Las Bravas is pretty much the opposite of trendy. Lit up like a fish & chip shop, the only thing missing is the fish (although they’ll do you some octopus if you like). This place is all about that quintessential Spanish take on the fried potato – patatas bravas: great chunky fries doused in a day-glo orange sauce with a smoky, spicy flavour. They claim to have invented the sauce and have a patent to back it up. 

Calle de Álvarez Gato 3 and two other branches nearby. 

6) Jurucha

Gran Via  

Some of you won’t like Jurucha and that suits me fine – I’ll have a better chance of getting to the bar. It’s long, narrow and its patrons don’t seem to concern themselves much with personal space – just squeeze in and enjoy. Your reward will be the best canapés in town. Noise and food, the great national combo and beautiful croquetas (deep-fried balls of béchamel) including one I haven’t seen before, made with chunks of hard-boiled egg. An unmissable Madrid experience. 

Calle de Ayala 19 

7) Baco y Beto

Baco y Beto 

At the other end of the spectrum to Jurucha, Baco y Beto is fairly swanky by tapas standards and is to be found in Chueca, the stylish and gay-friendly neighbourhood north of Gran Via. It’s more a question of media raciones here but one of those shared between two counts as a tapa in my book. There are some very interesting foodie options such as shredded lamb on a caramelized plantain cake and breaded mushrooms with a truffle aioli.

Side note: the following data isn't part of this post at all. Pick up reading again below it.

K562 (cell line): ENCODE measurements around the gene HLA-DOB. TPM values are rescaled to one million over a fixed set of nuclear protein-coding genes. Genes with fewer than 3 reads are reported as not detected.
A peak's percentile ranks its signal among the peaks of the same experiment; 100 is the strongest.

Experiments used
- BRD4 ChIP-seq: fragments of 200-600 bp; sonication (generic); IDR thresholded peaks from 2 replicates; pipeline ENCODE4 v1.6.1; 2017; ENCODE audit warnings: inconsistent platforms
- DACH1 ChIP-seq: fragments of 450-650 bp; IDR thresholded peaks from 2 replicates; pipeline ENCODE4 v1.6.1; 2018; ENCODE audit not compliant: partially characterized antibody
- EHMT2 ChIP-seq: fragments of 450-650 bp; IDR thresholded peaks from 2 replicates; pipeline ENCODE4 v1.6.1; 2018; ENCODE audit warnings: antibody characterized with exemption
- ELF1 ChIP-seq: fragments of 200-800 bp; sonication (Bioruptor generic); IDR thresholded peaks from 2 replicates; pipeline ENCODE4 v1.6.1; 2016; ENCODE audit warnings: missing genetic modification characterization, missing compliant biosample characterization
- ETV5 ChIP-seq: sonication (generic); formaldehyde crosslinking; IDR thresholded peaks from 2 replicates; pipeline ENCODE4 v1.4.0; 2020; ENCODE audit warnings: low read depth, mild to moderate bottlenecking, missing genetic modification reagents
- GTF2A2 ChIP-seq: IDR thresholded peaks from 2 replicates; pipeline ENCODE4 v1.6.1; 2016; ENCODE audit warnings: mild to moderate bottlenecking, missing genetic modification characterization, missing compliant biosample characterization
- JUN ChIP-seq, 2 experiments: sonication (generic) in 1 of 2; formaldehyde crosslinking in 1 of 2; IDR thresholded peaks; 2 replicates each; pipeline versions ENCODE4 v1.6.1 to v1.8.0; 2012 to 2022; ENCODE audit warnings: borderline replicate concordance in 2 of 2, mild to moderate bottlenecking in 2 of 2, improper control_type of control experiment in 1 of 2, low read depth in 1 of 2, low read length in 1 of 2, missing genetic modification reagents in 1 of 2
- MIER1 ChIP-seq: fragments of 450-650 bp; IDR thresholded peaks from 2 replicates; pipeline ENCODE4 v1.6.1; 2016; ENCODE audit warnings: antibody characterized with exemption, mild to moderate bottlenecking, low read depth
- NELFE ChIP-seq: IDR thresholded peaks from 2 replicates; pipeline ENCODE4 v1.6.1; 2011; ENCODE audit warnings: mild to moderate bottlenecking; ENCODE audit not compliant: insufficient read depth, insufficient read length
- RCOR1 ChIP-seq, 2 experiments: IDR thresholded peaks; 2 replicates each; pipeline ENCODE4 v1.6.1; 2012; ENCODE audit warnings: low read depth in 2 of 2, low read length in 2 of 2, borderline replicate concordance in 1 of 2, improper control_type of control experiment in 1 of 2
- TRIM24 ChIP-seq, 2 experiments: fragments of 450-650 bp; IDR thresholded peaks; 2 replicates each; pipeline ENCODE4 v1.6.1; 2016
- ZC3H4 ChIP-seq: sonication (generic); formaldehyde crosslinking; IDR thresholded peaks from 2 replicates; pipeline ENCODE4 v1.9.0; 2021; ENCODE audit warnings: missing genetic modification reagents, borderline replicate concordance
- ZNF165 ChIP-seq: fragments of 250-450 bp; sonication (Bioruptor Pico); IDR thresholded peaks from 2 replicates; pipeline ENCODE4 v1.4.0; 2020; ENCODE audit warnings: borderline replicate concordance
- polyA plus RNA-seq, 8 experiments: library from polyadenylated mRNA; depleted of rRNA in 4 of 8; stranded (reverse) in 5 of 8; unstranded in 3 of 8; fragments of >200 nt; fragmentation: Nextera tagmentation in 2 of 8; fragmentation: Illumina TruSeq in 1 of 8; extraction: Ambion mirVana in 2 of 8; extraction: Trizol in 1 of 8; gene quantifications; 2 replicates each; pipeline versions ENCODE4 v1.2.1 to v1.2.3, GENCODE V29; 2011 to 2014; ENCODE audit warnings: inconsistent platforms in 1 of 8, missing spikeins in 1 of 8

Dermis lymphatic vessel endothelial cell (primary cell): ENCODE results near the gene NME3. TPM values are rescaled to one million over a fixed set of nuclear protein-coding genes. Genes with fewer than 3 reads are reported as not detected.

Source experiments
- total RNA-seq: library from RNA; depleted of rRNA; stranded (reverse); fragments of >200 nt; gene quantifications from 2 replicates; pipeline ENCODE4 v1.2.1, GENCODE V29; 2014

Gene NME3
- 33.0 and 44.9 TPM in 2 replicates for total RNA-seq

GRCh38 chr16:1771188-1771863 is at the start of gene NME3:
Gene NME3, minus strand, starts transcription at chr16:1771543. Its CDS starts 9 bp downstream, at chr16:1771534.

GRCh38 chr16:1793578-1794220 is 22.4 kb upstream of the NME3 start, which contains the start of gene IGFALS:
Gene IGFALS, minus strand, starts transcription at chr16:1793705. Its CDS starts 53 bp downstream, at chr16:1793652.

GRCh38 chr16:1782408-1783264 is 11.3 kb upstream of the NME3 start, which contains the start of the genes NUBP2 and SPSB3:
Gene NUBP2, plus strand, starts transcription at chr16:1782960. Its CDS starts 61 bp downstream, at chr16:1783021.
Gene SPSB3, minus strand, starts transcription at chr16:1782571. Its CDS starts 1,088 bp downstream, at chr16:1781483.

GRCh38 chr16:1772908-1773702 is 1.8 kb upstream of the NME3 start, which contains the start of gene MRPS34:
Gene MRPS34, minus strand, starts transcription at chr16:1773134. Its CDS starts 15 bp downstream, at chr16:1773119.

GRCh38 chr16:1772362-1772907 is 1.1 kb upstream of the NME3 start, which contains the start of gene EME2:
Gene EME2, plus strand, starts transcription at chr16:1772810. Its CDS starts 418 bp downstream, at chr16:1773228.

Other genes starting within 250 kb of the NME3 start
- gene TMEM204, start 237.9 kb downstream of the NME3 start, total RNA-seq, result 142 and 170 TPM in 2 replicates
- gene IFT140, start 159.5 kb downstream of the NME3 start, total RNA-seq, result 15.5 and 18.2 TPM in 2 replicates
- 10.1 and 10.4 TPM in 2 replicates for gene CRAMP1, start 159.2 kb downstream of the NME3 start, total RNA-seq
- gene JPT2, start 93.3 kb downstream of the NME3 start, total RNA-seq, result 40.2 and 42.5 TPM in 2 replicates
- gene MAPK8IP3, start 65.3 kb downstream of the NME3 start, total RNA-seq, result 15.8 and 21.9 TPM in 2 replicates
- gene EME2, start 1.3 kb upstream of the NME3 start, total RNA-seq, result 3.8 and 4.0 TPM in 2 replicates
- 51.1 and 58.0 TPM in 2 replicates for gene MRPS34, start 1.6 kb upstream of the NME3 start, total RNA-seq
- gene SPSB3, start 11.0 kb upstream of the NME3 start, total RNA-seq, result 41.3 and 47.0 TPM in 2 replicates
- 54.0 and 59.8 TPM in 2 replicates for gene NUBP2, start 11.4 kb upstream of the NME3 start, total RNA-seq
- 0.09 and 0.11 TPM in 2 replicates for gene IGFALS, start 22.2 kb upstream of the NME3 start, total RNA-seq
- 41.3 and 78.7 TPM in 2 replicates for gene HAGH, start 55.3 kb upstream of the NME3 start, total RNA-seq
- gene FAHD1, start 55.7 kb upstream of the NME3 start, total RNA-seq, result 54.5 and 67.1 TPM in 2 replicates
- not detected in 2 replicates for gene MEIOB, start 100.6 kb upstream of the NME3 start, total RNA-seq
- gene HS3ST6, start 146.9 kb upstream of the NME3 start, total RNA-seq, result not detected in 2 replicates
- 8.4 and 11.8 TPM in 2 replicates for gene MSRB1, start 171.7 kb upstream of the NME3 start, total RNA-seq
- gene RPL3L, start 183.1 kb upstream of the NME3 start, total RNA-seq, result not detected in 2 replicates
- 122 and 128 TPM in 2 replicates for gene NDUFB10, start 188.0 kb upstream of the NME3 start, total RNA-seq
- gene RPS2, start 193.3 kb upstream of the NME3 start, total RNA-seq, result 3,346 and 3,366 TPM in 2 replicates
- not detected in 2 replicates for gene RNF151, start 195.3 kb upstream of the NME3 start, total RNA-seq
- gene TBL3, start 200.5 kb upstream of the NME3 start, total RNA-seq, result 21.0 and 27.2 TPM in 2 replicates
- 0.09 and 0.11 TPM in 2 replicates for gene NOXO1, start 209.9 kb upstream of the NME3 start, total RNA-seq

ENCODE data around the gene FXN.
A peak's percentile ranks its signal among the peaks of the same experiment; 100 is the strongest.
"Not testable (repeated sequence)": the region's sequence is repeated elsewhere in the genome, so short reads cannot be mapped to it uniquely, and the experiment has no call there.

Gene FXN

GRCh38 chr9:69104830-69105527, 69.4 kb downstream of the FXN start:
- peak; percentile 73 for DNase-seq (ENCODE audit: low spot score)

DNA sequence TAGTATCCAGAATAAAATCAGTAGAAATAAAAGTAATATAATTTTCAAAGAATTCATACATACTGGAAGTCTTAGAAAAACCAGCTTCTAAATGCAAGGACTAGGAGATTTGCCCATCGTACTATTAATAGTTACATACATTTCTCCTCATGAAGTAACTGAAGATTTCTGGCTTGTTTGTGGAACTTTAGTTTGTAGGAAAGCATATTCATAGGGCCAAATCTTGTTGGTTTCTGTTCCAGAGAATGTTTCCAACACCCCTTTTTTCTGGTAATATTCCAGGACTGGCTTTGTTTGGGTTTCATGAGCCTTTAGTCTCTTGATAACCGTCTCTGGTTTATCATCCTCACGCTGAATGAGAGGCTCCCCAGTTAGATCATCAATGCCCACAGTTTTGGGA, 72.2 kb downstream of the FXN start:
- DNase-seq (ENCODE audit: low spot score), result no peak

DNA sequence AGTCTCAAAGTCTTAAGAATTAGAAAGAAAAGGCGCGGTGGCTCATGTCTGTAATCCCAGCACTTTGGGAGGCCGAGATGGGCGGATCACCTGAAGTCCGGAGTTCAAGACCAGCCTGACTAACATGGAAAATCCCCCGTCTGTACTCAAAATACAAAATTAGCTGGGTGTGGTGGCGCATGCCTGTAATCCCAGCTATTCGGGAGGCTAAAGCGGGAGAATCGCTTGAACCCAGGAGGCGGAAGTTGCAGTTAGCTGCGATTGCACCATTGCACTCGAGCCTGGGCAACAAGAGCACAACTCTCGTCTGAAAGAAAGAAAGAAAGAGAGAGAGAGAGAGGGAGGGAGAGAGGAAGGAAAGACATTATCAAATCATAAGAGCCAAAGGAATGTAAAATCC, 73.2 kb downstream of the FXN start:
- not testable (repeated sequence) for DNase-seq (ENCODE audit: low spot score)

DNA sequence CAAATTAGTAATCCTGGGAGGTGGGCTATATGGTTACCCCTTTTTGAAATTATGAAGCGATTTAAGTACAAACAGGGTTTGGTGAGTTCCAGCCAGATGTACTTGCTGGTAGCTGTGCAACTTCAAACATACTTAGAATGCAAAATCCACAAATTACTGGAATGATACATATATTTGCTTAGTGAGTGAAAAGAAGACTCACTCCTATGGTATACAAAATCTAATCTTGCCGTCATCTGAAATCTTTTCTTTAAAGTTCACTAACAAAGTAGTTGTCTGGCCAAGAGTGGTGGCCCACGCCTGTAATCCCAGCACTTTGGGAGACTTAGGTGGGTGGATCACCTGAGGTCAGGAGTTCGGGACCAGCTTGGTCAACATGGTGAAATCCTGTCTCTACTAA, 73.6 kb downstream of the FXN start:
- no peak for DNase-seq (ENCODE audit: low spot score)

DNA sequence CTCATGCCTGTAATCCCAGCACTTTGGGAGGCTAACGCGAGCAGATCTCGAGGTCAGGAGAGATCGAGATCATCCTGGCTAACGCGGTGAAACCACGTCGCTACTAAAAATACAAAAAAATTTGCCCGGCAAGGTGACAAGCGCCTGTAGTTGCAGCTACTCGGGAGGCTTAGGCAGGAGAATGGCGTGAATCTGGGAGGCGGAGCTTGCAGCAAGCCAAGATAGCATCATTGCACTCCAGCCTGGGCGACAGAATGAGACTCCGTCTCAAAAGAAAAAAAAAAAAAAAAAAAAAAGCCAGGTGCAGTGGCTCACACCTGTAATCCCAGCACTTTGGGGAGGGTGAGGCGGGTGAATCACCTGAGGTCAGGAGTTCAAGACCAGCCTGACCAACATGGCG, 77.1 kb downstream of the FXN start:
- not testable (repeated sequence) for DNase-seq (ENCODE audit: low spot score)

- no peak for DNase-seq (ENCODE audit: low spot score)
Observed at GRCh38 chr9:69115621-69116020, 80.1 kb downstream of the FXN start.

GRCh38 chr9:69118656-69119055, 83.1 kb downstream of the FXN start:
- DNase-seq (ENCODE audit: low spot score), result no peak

Calle Pelayo 24 

8) Estado Puro

Estado Puro

You won’t be expecting this. Estado Puro is the tapas project of chef, Paco Roncero and there are now two branches – the original on the Plaza Cánovas del Castillo and a newer place on the Plaza de Ángel. In both, it’s the visuals that make the first impression. In Ángel it’s a striking reinvention of the flamenco aesthetic – a long bar studded with bailaora dolls and a ceiling swathed in faux lace. The second impression should be Roncero’s version of the Spanish classic - tortilla de patatas. His comes in a glass, and with a spoon. 

Plaza Cánovas del Castillo

9) Docamar


Just outside the centre but not so far that you won’t enjoy strolling there, Docamar is a well-known neighbourhood bar that rivals the more central Las Bravas for its, you guessed it, patatas bravas. You get some for free here when you order a drink and there are seating areas if you’re up for a more substantial meal. While they can’t and don’t claim to have invented bravas sauce, they make it exceedingly well and coming here will give you a glimpse of neighbourhood Madrid. Well worth the walk. 

Calle Alcalá 337 

10) Taberna Antonio Sánchez

Taberna Antonio Sanchez 

This, they say, is the oldest bar in central Madrid and is named after the son of the original owner, who died in a bullfight. I don’t know if the bull in question is one of the one’s whose heads are now bolted to the walls but it’s an interesting thought. It’s in the down-to-earth neighbourhood of Lavapies and exudes antiquity – bottles gather dust on the shelves and the wood panelling is almost black with age. Homemade croquetas, gypsy stew and cocido madrilèno are all specialities. Spellbinding. 

Calle Mesón de Paredes 13

Images Copyright Robin Graham 2013